Lauren emphasises how invaluable an addict reaching out to other people for support can be to pull them out of the addictive cycle. If you are worried about someone close to you who you think may have an addiction, it is important to understand that a lot of people carry around guilt about their issue. They think it is their responsibility, however it is a mental health problem and recognising it as that rather than a flaw in who they are as a person can help them see addiction as something that can be tackled. Lauren recommends choosing a moment whereby the addict is most deceptible, such as (if they area drink taker) when they are hungover to approach them and provide your help. Although this may sound uncomfortable, it is the best moment because they will be tapped into their negative emotions and possible consequences of their actions. As with any mental health problem, you should make it clear that you care about them and that even though you will be there no matter what, they also have to learn to help themselves.
‘If anyone goes into recovery because of someone else, it just doesn’t work. I’ve seen people come into recovery because their kids have been taken away by social services and that is such a huge motivation to get clean and stop drinking. However if that’s their only motivation then those people relapse because they’re not doing it for themselves. Even something like losing your children isn’t enough, it has to be something deep rooted in them, they have to be ready’. Lauren doesn’t think it is very helpful to refer to herself as a ‘recovered’ drug addict or alcoholic because whilst she is in a much stronger position now, she isn’t taking that for granted. The idea with recovery is that once you go into recovery, you are always recovering. To ensure she doesn’t fall back into her old lifestyle, Lauren has a 12-step process that helps negotiate different circumstances and allows her to work out a system to live life in a healthy way. Along with repeating her 12 steps 3 times now, she helps other addicts come through addiction, which she says is like medicine because it reminds her of where she has been and why she doesn’t want to go back there. Having broken the cycle of addiction, Lauren did an NCTJ (National Council for the Training of Journalists) 2 years into sobriety, then walked into a new job at national newspaper, ‘The Sun’ soon after. She now works for ‘Fabulous Magazine’, is running a half marathon and helps recovering addicts. Although she is nothing like she wanted to be when she was younger, Lauren wouldn’t change it for the world.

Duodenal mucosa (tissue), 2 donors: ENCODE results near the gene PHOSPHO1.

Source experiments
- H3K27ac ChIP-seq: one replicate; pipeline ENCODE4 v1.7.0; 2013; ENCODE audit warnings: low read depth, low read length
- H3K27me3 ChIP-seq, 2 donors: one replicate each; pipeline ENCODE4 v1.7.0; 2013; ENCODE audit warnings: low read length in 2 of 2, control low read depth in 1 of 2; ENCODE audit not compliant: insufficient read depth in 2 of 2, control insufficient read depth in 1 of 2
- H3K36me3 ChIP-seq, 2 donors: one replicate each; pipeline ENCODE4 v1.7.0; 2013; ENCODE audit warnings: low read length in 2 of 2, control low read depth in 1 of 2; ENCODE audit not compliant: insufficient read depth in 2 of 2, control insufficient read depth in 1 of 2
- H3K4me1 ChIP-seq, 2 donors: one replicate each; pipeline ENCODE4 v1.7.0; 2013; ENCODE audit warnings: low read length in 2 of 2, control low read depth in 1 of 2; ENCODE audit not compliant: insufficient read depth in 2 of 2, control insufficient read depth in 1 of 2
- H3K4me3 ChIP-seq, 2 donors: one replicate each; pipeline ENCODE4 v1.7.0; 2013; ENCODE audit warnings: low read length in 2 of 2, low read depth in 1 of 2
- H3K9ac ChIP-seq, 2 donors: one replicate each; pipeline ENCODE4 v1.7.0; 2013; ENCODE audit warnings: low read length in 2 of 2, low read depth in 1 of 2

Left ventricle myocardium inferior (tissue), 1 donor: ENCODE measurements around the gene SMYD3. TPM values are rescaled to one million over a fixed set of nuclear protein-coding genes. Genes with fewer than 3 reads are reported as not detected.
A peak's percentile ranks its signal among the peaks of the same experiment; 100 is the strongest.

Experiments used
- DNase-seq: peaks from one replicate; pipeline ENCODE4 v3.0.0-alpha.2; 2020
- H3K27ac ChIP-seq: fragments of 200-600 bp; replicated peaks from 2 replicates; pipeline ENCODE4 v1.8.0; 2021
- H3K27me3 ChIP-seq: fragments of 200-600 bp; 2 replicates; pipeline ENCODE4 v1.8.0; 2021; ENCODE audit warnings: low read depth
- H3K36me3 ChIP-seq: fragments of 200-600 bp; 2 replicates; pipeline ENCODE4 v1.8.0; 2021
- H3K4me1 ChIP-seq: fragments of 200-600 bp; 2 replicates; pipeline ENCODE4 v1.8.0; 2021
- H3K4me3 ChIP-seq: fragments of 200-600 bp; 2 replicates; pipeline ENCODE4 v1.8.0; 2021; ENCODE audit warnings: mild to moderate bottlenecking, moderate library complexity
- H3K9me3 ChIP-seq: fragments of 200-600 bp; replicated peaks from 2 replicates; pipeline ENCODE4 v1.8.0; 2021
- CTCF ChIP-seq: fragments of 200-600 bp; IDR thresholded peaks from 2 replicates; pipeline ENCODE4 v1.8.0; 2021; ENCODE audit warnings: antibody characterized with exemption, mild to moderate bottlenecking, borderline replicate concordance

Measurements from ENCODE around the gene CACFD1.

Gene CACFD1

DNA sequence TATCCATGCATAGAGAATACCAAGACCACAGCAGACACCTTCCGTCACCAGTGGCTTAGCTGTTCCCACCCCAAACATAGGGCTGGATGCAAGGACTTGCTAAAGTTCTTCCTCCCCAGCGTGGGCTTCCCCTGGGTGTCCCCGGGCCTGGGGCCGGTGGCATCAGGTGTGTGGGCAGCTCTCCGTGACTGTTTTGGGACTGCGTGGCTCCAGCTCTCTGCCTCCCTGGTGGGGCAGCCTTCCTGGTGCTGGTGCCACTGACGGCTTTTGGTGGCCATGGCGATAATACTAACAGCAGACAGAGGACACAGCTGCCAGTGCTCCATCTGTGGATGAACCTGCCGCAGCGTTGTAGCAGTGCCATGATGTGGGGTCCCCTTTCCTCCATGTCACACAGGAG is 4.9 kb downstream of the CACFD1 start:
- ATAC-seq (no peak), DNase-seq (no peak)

Words by Bethany McAtee. This article was first posted on thestagsurrey.co.uk on April 22, 2018.